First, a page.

Successive approximation analog-to-digital converters having twelve or more bits usually require some type of post-fabrication trimming (e.g., laser trimming) to achieve necessary accuracy. This is due to the fact that the "natural" matching of the integrated components is insufficient. It is the digital-to-analog converter which must be trimmed, since overall accuracy (linearity) of the conversion is set by its accuracy.

Most currently available twelve-bit ADCs of the successive approximation type have been made with hybrid techniques, and use laser trimming. In this approach, the DAC is fabricated on a separate chip from other components, thereby permitting separate trimming to required accuracy with full access to the DAC inputs. For a one-chip monolithic successive approximation ADC, however, this is not possible. The DAC inputs are "buried" on the chip and are not externally controllable.

It is evident that there is a continuing need for improved analog-to-digital converters of the successive approximation type. The ADC must be fabricated as a monolithic one-chip device in order to be produced at commercially viable prices. External control of the DAC inputs is required to permit trimming to required specifications. Power consumption and the number of transistors required for implementation must, of course, be kept to a minimum.

SUMMARY OF THE INVENTION

The present invention is a single chip integrated successive approximation analog-to-digital converter. Test mode control signals and successive approximation mode control signals are applied to test mode terminal means. Digital test data signals are applied to test data terminal means. A trimmable digital-to-analog converter (DAC) has input terminals for receiving digital signals, and converts the digital signals to analog signals of corresponding values. Successive approximation register means are coupled to the test mode terminal means and the test data terminal means. The successive approximation register means operates in a test mode and applies the test data signals to the input terminals of the DAC in response to the test mode control signals. Post-fabrication trimming of the DAC can then be performed to bring operating characteristics within required specifications. After the DAC has been trimmed, successive approximation mode control signals cause the successive approximation register means to operate in a successive approximation register mode.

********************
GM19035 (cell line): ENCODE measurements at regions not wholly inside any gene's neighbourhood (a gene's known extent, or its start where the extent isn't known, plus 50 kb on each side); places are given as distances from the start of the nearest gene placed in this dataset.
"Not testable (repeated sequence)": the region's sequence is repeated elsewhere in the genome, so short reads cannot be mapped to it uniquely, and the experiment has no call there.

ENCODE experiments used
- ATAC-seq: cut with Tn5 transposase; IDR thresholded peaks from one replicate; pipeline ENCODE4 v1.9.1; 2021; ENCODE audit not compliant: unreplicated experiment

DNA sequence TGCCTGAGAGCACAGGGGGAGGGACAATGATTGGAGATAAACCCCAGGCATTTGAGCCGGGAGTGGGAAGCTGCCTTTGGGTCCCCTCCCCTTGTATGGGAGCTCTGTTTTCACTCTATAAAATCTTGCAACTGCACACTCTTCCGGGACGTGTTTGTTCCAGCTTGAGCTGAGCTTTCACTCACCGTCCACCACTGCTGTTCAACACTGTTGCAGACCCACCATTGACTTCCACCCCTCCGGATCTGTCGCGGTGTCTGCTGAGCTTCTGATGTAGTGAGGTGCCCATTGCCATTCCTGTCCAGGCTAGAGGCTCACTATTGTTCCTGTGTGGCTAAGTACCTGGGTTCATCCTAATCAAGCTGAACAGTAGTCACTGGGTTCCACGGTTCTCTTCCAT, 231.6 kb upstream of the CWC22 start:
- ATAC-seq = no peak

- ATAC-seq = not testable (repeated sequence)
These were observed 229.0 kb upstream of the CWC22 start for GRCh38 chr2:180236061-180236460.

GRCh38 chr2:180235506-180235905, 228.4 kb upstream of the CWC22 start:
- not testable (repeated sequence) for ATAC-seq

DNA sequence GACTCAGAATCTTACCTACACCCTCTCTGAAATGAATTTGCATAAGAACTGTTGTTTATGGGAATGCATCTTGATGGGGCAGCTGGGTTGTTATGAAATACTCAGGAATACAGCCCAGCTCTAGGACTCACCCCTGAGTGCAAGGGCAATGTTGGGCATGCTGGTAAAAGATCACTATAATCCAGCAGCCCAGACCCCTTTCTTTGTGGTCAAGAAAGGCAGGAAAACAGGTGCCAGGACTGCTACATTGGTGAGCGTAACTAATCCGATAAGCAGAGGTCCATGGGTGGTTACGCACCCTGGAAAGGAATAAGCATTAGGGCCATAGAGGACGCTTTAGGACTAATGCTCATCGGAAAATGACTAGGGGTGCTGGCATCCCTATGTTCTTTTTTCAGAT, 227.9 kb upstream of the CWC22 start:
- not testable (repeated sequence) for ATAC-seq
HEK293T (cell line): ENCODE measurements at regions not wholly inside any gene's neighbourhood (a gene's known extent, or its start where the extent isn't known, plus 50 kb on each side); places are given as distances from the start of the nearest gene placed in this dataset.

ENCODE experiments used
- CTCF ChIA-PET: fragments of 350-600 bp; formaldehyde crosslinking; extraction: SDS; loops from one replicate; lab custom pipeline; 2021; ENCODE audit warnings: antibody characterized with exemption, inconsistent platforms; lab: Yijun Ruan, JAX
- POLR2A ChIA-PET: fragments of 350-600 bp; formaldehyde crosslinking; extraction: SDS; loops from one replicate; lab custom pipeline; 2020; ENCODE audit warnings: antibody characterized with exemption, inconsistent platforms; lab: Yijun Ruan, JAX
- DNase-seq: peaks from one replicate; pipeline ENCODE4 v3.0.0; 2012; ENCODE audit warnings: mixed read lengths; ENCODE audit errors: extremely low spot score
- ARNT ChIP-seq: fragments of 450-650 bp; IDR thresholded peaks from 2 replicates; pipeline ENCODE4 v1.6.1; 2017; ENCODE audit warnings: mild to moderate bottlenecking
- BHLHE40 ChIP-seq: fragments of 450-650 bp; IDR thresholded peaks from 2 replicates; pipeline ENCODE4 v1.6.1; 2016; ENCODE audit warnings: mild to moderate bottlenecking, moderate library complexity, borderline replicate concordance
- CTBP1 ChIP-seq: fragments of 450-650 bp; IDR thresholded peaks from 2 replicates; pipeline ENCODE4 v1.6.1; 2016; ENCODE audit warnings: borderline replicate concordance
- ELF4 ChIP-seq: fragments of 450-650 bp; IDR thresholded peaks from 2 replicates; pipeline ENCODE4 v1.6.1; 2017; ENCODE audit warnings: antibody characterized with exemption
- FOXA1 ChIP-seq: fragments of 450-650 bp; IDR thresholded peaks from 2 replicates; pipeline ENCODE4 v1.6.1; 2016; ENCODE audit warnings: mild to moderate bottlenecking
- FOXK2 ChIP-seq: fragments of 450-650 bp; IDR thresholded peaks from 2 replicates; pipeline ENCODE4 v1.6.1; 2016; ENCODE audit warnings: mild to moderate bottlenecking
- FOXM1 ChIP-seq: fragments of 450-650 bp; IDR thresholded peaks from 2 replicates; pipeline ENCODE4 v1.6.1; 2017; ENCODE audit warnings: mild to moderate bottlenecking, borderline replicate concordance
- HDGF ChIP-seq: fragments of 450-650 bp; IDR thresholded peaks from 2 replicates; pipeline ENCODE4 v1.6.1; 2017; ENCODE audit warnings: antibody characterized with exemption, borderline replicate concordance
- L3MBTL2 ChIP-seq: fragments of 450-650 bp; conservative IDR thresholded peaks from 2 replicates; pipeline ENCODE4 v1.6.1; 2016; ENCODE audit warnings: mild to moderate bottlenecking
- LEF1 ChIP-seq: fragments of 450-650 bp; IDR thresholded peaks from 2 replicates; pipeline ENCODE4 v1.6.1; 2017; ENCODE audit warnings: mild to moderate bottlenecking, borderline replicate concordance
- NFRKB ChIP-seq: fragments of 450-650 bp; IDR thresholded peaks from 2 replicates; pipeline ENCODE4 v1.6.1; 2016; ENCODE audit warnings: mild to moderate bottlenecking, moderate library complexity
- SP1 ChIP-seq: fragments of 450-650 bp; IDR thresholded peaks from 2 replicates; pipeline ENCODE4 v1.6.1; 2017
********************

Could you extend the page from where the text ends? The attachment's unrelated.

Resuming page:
In preferred embodiments, the test data terminal means serially receives the digital test data signals. Successive approximation register means comprises successive approximation and shift register means for serially receiving the test data signals and for providing the test data signals to the DAC in parallel. In still other embodiments, the successive approximation and shift register is implemented using bipolar transistors in a current mode logic arrangement. In this embodiment, only eight additional transistors per bit in the successive approximation and shift register are required. No additional power is consumed with this arrangement either.

BRIEF DESCRIPTION OF THE DRAWINGS

FIG. 1 is a schematic representation of a successive approximation analog-to digital converter in accordance with the present invention.

FIGS. 2A-2D schematically illustrate a preferred implementation of bits B10, B11, B0, and BS, respectively, of the successive approximation and shift register as shown in FIG. 1.

FIG. 3 is a schematic representation of the analog-to-digital converter shown in FIGS. 1 and 2 when the successive approximation and shift register is operating in its successive approximation register mode.

DETAILED DESCRIPTION OF THE PREFERRED EMBODIMENTS

A successive approximation-type analog-to-digital converter 10 in accordance with the present invention is illustrated generally in FIG. 1. Analog-to-digital converter (ADC) 10 is a one-chip monolithic device which includes a system clock 12, clock select and control circuit 14, trimmable digital-to-analog converter (DAC) 16, comparator 18, D-type latch 20, successive approximation and shift register 22 and output driver circuitry 26, all of which are fabricated on a common substrate 28. External supply potentials VCC and VEE are applied to ADC 10 through terminal pins 32 and 34, respectively, and distributed in a known manner (not shown in FIG. 1). Test clock signals TC and TC are applied to clock select and control circuit 14 through terminal pins 36 and 38, respectively. Test mode control signals T and T are applied to clock select and control circuit 14 through terminal pins 39 and 41, respectively. A TEST DATA signal is received at terminal pin 42 and is coupled to successive approximation and shift register 22. Input signals VIN in the form of analog voltages are applied to ADC 10 through terminal pin 44. Digital output signals representative of the magnitude of input signals VIN are provided by ADC 10 at its output terminal 46. In the illustrated embodiment, ADC 10 is a twelve bit device which provides a twelve bit output signal having bits D0 -D11.